April 25, 2014

Bamboo: A Mechanism to Reconnect Forest Fragments and Restore Ecosystems

By EcoPlanet Bamboo Group

The Bonn Challenge aims to restore 150 million hectares of degraded and deforested land by 2020. Commercial bamboo plantations can help achieve these goals by serving as an alternative to traditional timber and as a resource to stimulate national and local economies and reduce foreign imports.

Bamboo is a rapidly growing grass that can tolerate poor soils. With over 1,400 species, selection of suitable species can reforest areas, restore degraded lands, and provide financial benefits. Planting bamboo is particularly important in locations where a return to pure or mixed forested areas is not realistic. In a landscape mosaic approach, bamboo is planted in areas that combine forests and trees with other land uses.

Bamboo can support restoration efforts through soil protection and slope stabilization. Clumping bamboo’s complex root systems helps regulate water tables, contributing to filtration and watershed protection and protecting against soil erosion and runoff. Shade produced by bamboo moderates the microclimate and increases rainfall while the multilevel ecosystem increases biodiversity.

In Nicaragua’s Atlantic region, forested areas were completely cleared in the 1970s and 1980s for low intensity cattle ranching and, more recently, for crops like oil palm. Only 15% of the Atlantic region’s natural forest cover remains.

EcoPlanet Bamboo has planted Guadua aculeata, a native clumping bamboo, in and around trees and between remnant forest patches on Nicaragua’s Atlantic Coast. While running (or Monopodial) bamboo, such as the Chinese favorite Moso, creates large single species ecosystems, tropical clumping (or Sympodial) bamboo often forms part of the natural forest ecosystem. Guadua aculeata is better able to tolerate the region’s extreme rainfall and compacted soil than native tree species.

In contrast to traditional tree plantations, which remove large areas of timber during harvesting, bamboo plantations can remove individual culms from bamboo plants annually, an approach that stimulates growth and ensures a continuous canopy cover. Because these individual culms die naturally, their removal has little effect on forest composition, ensuring minimal disturbance to forest landscapes. In a natural Guadua aculeata stand, approximately 30% of mature culms would die annually.

Under a business as usual scenario, the pastureland and forest remnants that are part of EcoPlanet Bamboo’s operations would have continued to degrade. Around the bamboo farms, deforestation for cattle farming and oil palm production has continued, expanding the agricultural frontier, with negative consequences for biodiversity and the surrounding ecosystems.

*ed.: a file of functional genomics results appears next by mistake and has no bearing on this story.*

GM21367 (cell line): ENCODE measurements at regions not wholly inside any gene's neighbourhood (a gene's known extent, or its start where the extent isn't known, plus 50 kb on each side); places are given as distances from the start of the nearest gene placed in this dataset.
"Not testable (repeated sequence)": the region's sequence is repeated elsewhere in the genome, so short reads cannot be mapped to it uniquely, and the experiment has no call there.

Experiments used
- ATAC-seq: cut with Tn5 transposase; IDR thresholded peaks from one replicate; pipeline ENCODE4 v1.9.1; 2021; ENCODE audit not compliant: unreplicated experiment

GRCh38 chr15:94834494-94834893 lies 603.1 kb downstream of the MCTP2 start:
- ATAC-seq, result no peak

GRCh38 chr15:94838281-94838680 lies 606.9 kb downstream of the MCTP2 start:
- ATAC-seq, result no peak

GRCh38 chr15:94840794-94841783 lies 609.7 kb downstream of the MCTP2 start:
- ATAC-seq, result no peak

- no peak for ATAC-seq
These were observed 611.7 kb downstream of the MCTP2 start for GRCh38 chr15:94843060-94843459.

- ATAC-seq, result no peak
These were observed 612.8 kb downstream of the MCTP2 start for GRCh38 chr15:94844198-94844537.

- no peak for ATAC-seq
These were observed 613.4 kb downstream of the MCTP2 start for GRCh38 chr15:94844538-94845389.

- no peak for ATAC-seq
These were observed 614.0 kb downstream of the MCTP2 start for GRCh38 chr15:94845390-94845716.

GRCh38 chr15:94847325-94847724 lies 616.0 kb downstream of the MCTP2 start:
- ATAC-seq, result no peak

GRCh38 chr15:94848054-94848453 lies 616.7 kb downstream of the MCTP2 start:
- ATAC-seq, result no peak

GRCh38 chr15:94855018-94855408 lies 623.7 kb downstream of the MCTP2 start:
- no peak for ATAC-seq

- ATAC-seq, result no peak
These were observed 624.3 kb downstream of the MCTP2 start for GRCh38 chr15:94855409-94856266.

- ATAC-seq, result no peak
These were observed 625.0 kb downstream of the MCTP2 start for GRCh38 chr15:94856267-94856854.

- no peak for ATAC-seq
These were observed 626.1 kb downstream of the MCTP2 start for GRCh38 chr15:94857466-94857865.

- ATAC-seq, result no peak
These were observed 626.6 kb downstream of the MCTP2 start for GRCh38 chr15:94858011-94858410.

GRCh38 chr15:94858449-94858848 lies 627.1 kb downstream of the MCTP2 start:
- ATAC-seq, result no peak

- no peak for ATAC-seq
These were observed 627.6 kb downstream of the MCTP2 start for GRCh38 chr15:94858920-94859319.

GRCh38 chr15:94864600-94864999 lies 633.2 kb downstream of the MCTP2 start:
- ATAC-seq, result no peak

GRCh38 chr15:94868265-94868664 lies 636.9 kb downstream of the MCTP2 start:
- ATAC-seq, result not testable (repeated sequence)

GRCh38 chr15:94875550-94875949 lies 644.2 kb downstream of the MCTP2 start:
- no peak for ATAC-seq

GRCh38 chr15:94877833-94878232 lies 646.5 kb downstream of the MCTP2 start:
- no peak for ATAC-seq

Through its operations, EcoPlanet Bamboo is restoring more than 8,500 acres of degraded pastureland in Nicaragua, reconnecting forest fragments and regenerating degraded soil, enabling increased levels of biodiversity at the soil and litter level. This process contributes to a diverse landscape mosaic that connects biodiversity corridors and expands wildlife habitat.

Bamboo can facilitate landscape connectivity, restore degraded areas and soils, enhance biodiversity, and avoid further deforestation of primary forests, actions called for in the Bonn Challenge. Moreover, bamboo achieves these benefits in an economically viable way, through job creation and improved livelihoods, which further reduces pressure on remnant forests because local communities no longer clear the forest for subsistence agriculture.

In contrast to Payments for Ecosystem Services (PES) or donor aid, EcoPlanet Bamboo’s operations, which are working to restore more than 100,000 acres globally in Latin America and Africa, provide a private sector mechanism for achieving landscape restoration and improving local livelihoods. While PES or carbon schemes can provide initial financing, bamboo projects become self-sustaining after bamboo reaches maturity, typically after five to seven years.

As governments around the world work to meet conservation commitments and companies seek to identify sustainable sources of timber, bamboo should be considered as a resource that can simultaneously achieve these goals.

Please use the comments below to share your thoughts on the use of bamboo in landscape restoration. What are successes and challenges you’ve seen with this crop?


Photo: EcoPlanet Bamboo Group

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